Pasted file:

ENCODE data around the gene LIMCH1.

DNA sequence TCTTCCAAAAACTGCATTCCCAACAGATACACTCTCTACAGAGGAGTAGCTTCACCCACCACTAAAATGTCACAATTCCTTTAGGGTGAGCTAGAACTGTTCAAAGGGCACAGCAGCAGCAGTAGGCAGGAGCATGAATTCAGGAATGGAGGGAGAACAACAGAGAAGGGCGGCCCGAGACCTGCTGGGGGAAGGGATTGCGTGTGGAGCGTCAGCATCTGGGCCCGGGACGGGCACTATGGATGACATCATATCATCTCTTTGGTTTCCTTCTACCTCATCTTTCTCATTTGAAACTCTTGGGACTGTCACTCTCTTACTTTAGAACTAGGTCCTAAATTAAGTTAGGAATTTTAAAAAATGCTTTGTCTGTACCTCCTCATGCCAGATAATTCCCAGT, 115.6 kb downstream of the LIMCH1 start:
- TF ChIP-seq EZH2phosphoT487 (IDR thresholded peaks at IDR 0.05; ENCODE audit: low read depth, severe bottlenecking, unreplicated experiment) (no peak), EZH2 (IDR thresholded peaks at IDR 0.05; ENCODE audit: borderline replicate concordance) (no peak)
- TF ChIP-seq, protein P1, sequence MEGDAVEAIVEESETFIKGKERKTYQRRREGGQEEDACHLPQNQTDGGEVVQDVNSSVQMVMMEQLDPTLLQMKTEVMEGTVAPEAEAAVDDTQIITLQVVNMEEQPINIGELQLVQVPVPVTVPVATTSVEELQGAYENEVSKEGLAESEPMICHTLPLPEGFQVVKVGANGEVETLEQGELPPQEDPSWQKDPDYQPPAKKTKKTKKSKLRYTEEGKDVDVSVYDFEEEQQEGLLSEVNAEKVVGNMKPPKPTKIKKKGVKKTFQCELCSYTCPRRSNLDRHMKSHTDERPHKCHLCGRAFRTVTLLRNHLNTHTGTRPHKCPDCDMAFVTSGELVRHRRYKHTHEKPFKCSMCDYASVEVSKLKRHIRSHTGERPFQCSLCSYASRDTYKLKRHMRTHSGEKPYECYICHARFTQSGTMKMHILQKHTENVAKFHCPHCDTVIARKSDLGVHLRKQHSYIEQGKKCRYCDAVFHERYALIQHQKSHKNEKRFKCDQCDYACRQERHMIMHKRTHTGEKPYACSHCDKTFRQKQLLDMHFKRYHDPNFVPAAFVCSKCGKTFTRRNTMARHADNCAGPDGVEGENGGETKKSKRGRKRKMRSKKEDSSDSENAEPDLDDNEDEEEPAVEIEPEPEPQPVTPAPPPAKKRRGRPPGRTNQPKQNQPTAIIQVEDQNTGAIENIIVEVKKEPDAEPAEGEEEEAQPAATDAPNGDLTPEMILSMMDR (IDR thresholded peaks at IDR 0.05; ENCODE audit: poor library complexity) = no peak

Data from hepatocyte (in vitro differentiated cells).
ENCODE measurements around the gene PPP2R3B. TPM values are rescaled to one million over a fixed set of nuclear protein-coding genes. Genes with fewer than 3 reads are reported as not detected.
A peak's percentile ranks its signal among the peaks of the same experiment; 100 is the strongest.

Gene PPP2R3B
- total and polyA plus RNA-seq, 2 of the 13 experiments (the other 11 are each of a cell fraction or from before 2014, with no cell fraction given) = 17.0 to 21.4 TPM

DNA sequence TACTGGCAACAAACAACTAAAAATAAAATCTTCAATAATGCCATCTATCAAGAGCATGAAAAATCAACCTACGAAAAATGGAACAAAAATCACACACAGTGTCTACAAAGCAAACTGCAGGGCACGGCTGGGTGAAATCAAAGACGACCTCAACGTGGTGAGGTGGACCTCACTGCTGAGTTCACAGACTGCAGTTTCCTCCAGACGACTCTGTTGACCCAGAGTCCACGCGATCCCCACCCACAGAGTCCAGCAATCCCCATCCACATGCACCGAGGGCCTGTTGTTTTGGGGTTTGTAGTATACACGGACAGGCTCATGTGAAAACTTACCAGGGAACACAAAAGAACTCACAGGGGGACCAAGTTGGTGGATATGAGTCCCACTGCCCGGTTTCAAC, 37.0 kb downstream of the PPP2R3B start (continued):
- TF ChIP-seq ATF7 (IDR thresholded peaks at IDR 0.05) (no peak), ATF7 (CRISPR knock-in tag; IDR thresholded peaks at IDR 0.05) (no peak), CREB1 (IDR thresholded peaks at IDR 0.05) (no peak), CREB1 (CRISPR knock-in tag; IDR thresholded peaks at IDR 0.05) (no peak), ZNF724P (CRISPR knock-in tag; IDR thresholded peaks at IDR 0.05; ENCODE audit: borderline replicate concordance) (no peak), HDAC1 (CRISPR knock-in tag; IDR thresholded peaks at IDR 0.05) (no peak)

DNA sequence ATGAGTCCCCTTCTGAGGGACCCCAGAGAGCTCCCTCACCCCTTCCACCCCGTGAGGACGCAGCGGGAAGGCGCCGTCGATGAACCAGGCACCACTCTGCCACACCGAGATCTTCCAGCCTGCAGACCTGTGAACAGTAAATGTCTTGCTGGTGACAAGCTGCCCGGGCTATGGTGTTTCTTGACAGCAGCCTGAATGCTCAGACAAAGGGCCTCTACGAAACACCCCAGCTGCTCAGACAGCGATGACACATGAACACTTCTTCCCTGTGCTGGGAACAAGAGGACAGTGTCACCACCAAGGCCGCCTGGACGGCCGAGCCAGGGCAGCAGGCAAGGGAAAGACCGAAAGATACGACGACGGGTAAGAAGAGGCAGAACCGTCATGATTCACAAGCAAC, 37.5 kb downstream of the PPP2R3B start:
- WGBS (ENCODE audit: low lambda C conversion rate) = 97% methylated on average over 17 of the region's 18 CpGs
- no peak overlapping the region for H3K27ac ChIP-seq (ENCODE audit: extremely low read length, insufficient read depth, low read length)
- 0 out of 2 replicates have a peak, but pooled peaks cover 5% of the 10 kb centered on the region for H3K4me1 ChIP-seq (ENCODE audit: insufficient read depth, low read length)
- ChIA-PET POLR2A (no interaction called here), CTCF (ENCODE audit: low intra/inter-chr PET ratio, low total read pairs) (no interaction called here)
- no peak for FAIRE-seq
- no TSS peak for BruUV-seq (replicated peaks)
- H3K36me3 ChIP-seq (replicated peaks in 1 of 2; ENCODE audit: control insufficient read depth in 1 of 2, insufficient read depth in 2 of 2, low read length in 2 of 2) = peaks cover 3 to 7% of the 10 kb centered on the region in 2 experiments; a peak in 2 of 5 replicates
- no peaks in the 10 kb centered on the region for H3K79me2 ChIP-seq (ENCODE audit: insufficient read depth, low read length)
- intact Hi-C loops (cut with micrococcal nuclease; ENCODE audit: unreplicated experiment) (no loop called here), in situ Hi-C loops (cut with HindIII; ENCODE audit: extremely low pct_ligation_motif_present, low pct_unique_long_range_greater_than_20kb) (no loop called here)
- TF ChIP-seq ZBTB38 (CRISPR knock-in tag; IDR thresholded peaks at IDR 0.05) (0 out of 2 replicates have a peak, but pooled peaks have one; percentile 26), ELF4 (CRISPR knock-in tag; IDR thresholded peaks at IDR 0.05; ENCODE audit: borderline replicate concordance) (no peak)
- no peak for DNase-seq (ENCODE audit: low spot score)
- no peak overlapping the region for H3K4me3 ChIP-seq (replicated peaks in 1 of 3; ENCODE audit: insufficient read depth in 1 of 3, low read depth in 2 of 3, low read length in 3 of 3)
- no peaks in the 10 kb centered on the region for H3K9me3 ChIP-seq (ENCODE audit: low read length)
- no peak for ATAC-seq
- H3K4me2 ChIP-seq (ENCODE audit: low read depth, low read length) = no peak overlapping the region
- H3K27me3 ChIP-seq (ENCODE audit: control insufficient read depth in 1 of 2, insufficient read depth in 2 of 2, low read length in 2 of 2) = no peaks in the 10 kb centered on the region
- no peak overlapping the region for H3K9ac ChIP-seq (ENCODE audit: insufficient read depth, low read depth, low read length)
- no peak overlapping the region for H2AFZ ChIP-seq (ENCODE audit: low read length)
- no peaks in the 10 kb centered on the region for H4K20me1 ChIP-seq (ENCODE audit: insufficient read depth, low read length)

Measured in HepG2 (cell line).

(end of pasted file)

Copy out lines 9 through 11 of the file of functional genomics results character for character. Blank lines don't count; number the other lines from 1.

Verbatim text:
- total and polyA plus RNA-seq, 2 of the 13 experiments (the other 11 are each of a cell fraction or from before 2014, with no cell fraction given) = 17.0 to 21.4 TPM

DNA sequence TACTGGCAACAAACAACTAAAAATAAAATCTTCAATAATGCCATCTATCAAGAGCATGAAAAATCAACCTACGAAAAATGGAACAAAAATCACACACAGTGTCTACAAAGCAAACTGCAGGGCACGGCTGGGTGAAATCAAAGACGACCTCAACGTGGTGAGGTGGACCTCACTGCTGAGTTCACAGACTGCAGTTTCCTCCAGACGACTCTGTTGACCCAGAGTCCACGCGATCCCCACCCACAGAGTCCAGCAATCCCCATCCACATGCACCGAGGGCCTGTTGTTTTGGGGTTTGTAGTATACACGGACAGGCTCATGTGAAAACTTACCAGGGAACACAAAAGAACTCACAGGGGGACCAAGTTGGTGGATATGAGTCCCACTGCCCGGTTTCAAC, 37.0 kb downstream of the PPP2R3B start (continued):
- TF ChIP-seq ATF7 (IDR thresholded peaks at IDR 0.05) (no peak), ATF7 (CRISPR knock-in tag; IDR thresholded peaks at IDR 0.05) (no peak), CREB1 (IDR thresholded peaks at IDR 0.05) (no peak), CREB1 (CRISPR knock-in tag; IDR thresholded peaks at IDR 0.05) (no peak), ZNF724P (CRISPR knock-in tag; IDR thresholded peaks at IDR 0.05; ENCODE audit: borderline replicate concordance) (no peak), HDAC1 (CRISPR knock-in tag; IDR thresholded peaks at IDR 0.05) (no peak)